• HandleSyncConflict: This function is called when a conflict occurs during a sync operation. This can happen when a second device changes the data in the cloud before the first device had a chance to synchronize its changes. The SDK’s default behavior for conflict resolution is last writer wins. In in our demo scene we have an implementation that simply overrides our local data with the remote data:
    bool HandleSyncConflict(Dataset dataset, List<SyncConflict> conflicts)
        List<Record> resolvedRecords = new List<Record>();
        foreach (SyncConflict conflictRecord in conflicts)
        // resolves the conflicts in local storage
        // returning true allows the synchronize operation to continue
        // returning false cancels the synchronize operation
        return true;
  • HandleSyncFailure: When something goes wrong during a sync operation, this callback is fired to notify the application.
  • HandleDatasetMerged: This callback is fired when a user already has data stored on Cognito, for example with an authenticated identity, and the user then logs in with a Facebook account that already had data associated to it. This callback gives you a chance to merge the data of the two profiles and decide which version to keep, for example the latest one, or the one with the highest score or latest level in your game. After you have merged the data, you have to delete the merged datasets. If we fail to do so, this function will keep being called until we resolve the merge.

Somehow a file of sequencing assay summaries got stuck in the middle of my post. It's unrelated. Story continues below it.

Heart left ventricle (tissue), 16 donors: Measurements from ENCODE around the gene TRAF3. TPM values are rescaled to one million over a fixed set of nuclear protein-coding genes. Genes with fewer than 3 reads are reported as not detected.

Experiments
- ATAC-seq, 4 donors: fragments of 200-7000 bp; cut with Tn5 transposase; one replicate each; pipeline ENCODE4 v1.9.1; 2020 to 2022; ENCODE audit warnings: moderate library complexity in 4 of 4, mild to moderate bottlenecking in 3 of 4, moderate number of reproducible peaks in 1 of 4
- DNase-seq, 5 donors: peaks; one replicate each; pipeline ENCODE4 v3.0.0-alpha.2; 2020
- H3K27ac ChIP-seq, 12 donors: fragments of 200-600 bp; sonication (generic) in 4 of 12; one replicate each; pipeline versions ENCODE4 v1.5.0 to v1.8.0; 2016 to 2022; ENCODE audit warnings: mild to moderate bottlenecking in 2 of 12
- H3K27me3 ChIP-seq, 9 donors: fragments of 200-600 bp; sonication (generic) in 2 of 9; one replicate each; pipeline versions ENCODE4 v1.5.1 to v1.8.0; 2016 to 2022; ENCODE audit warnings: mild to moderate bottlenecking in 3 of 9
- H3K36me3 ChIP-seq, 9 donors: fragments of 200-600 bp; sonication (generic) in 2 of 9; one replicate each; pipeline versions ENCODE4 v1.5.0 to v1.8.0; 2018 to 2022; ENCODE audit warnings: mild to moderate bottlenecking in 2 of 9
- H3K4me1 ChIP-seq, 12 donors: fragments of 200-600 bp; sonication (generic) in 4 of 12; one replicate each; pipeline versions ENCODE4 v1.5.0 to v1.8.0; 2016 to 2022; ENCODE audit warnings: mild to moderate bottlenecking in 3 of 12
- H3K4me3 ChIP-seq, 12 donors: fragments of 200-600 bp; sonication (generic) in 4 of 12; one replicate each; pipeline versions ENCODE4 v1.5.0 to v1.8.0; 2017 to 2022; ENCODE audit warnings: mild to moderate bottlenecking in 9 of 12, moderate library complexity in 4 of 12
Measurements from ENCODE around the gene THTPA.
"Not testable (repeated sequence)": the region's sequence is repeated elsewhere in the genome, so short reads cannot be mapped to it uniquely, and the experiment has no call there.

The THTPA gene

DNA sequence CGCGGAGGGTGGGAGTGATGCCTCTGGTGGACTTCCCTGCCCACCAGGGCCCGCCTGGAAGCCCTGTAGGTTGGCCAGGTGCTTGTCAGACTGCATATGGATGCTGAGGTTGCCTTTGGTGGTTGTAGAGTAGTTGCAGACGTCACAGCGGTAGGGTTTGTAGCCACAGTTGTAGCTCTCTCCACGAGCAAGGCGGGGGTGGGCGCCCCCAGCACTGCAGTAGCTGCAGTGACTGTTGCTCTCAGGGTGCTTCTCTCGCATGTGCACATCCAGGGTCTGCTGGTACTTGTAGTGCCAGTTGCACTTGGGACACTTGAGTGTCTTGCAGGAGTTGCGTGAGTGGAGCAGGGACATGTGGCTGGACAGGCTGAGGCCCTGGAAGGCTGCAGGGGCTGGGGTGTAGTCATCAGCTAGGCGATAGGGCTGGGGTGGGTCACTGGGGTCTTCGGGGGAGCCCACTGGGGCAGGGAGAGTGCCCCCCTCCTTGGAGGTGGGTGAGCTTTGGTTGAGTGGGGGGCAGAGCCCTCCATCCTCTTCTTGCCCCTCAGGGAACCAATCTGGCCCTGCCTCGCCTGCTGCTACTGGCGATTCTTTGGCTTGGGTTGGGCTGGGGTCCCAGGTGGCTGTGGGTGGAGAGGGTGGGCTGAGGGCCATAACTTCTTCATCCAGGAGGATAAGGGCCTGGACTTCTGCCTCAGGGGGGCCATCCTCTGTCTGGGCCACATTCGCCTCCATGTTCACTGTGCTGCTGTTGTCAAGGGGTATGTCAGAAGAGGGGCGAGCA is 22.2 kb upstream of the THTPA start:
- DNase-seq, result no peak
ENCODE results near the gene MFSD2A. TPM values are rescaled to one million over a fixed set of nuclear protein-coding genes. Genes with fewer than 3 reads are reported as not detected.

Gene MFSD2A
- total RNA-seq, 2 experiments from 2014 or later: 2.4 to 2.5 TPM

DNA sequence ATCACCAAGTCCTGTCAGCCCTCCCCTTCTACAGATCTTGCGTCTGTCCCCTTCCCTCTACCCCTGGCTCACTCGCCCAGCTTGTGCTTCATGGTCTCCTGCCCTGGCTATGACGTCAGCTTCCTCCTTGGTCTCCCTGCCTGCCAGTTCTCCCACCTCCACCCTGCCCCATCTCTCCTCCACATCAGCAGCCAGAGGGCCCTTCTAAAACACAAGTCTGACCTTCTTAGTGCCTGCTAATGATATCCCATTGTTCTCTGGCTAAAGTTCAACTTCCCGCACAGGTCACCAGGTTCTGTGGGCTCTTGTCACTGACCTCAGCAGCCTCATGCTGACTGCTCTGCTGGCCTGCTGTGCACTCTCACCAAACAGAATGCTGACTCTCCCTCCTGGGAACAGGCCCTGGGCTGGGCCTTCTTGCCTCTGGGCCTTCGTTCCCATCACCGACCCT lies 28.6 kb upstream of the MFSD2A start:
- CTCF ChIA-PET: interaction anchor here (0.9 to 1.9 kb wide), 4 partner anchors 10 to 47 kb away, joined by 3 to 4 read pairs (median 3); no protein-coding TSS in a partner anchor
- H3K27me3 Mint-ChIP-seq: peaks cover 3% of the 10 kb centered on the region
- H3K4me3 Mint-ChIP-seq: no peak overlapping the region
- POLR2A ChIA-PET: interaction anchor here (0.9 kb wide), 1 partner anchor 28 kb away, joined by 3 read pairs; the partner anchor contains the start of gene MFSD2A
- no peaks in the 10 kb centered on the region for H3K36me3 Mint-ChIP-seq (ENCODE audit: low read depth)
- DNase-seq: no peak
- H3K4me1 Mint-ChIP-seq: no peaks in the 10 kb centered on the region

• HandleDatasetDeleted: This callback is called when a dataset we have in the local storage has been deleted remotely, so we can delete our copy in the local storage.



Amazon Cognito helps you synchronize data, such as game state and user profiles, with the cloud and other devices without writing any backend code. Amazon Cognito also simplifies the job of managing end users’ identities, including unauthenticated guests and their transition to logged-in users, without losing the data in their user profiles. We will follow up on this blog post with a detailed explanation of these features.

Further reading: